Volume 7, Issue 2 - March/April 2014
Eastern Threat Center Highlights
New Guide Supports Management of Changing Southern Forests
Since 2010, collaborating scientists and land managers from across the South have pooled knowledge and expertise with one goal in mind: to provide a "state-of-the-science" analysis that can support forest management decision making through changing conditions. Their work under the Climate Change Adaptation and Mitigation Management Options (CCAMMO) project, led by the Southern Research Station (SRS), has been published as a comprehensive guide for science-based efforts to reduce forest threats and ensure continued production of valuable goods and ecosystem services. Eastern Threat Center scientists co-authored several chapters in the CCAMMO book addressing water stress, wildfire, invasive species, carbon sequestration, and more.
Which Tree Species are Most at Risk in a Changing Climate?
A walk in the woods or a stroll on a tree-lined street could be a very different experience just a few decades from now. Higher temperatures, altered precipitation patterns, and longer growing seasons predicted for the future could require that some tree species will have to move – or be moved – into new areas where habitat will be more suitable. Some tree species may be able to stay in place by adapting to new conditions, yet others may succumb to the pressures of climate change if they are unable to adapt.
In a recently published study, Center research ecologist Bill Hargrove and North Carolina State University cooperating scientist Kevin Potter described measures to project habitat changes for 172 North American tree species and predict which species are most at risk as part of a collaborative project known as Forecasts of Climate-Associated Shifts in Tree Species, or ForeCASTS. “Of all 172 tree species we analyzed, all but two are expected to lose suitable habitat by 2050,” says Potter. “These results may seem overwhelming, but this information can help land managers and decision makers prioritize tree species for conservation activities.”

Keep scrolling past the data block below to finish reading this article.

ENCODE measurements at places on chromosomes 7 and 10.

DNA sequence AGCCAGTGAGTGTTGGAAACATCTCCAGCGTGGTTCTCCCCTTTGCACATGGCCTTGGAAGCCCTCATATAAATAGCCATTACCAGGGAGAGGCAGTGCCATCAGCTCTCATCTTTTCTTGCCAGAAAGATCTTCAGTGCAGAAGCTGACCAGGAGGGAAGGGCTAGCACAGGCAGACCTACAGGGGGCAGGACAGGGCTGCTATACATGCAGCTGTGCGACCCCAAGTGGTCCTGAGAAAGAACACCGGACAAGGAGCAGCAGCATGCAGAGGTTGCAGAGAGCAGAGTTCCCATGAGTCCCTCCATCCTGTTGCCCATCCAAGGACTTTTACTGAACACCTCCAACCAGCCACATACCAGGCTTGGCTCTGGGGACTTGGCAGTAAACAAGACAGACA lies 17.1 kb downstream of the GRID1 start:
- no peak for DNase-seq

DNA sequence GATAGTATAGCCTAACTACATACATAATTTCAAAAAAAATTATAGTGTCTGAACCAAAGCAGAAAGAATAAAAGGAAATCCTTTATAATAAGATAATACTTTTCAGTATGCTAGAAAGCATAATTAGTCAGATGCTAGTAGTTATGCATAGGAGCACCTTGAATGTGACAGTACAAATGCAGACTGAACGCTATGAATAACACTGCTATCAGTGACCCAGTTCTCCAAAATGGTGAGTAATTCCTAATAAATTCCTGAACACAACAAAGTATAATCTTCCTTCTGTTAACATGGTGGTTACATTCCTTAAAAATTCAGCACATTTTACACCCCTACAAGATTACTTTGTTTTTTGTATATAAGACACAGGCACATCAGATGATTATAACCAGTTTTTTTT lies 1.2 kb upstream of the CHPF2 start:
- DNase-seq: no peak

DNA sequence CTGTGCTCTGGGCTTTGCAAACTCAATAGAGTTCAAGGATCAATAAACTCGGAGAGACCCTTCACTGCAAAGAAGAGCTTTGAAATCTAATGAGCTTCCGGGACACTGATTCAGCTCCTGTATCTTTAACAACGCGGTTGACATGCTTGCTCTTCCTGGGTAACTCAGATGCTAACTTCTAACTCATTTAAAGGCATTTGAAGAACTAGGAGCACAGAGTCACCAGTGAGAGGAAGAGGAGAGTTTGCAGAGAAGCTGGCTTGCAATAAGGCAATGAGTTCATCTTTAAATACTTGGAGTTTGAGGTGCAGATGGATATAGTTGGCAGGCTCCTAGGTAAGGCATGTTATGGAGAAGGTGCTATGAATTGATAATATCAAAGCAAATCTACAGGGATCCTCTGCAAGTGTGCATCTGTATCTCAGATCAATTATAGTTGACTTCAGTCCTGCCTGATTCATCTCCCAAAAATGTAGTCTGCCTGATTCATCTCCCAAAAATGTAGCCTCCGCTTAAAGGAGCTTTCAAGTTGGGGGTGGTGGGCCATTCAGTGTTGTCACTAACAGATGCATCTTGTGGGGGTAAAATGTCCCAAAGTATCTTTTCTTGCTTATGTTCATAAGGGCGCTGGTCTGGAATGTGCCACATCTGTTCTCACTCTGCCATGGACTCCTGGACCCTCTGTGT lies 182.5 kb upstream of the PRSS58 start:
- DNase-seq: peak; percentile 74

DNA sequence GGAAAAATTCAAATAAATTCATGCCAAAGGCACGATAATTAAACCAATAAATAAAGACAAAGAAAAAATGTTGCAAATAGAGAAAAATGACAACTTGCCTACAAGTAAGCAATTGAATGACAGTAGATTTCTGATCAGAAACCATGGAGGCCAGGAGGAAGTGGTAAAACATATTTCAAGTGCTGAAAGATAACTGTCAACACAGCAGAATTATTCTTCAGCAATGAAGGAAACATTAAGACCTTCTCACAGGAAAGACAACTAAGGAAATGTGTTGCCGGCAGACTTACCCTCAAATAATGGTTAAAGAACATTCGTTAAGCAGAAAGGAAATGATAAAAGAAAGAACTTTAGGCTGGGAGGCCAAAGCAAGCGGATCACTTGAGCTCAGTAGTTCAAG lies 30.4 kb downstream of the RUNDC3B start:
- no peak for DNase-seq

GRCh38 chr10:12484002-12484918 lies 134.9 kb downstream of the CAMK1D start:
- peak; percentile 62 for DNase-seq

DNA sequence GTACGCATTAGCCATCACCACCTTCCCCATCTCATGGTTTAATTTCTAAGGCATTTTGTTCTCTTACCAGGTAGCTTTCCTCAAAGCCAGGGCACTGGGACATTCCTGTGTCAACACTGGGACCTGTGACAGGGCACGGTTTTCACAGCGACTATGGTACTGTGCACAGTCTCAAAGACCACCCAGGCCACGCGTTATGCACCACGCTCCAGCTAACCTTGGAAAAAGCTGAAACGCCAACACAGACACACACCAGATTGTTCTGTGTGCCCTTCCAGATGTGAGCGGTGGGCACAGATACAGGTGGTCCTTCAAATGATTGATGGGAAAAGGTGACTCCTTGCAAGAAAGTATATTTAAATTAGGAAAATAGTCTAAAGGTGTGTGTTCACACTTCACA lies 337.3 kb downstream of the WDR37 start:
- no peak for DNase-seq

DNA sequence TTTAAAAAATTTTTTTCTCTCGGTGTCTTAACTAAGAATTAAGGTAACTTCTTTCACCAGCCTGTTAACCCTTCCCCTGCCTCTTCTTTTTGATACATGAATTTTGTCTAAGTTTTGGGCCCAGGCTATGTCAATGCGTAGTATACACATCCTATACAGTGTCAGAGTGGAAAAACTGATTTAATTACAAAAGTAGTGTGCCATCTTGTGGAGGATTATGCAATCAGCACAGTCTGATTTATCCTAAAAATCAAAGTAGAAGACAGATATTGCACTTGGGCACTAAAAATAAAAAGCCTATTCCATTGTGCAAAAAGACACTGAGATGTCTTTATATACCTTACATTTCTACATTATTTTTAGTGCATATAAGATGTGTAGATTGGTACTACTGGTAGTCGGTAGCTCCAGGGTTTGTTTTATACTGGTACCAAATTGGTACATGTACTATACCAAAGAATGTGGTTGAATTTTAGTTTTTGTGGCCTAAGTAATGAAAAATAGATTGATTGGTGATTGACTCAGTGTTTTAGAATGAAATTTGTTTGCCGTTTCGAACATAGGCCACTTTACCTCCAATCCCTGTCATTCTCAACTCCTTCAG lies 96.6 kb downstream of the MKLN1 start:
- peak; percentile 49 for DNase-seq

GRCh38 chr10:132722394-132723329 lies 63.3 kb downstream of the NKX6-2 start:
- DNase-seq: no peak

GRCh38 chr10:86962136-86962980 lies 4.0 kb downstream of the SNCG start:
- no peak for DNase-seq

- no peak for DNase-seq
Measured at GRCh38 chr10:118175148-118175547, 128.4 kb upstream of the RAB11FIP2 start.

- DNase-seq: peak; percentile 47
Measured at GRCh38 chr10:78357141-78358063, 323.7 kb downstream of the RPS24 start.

Right: Carolina hemlock (Tsuga caroliniana), which grows on high-elevation slopes and ridges, is expected to lose areas of suitable habitat in a changing climate. Photo by Will Cook, www.carolinanature.com.
From Forests to Water Supplies, Researchers Evaluate Tools for Predicting Nitrogen Runoff
Plants require nitrogen to grow and thrive, and often receive a boost from applications of nitrogen-containing fertilizer. But increased plant growth and yield can be at the expense of water quality when fertilizer runs off into rivers, lakes, and streams. A group of researchers reviewed a series of models used to predict nitrogen’s movement from managed forests through the surrounding environment, identifying the strengths and limitations of each model. The researchers concluded that, given landscape and management complexities, no single model can adequately address nitrogen’s fate following fertilizer use in southern U.S. forests. Center research hydrologist Ge Sun is among the co-authors of this SRS-led study, and researchers tested one of the models using a Center research site in coastal North Carolina consisting of loblolly pine plantations.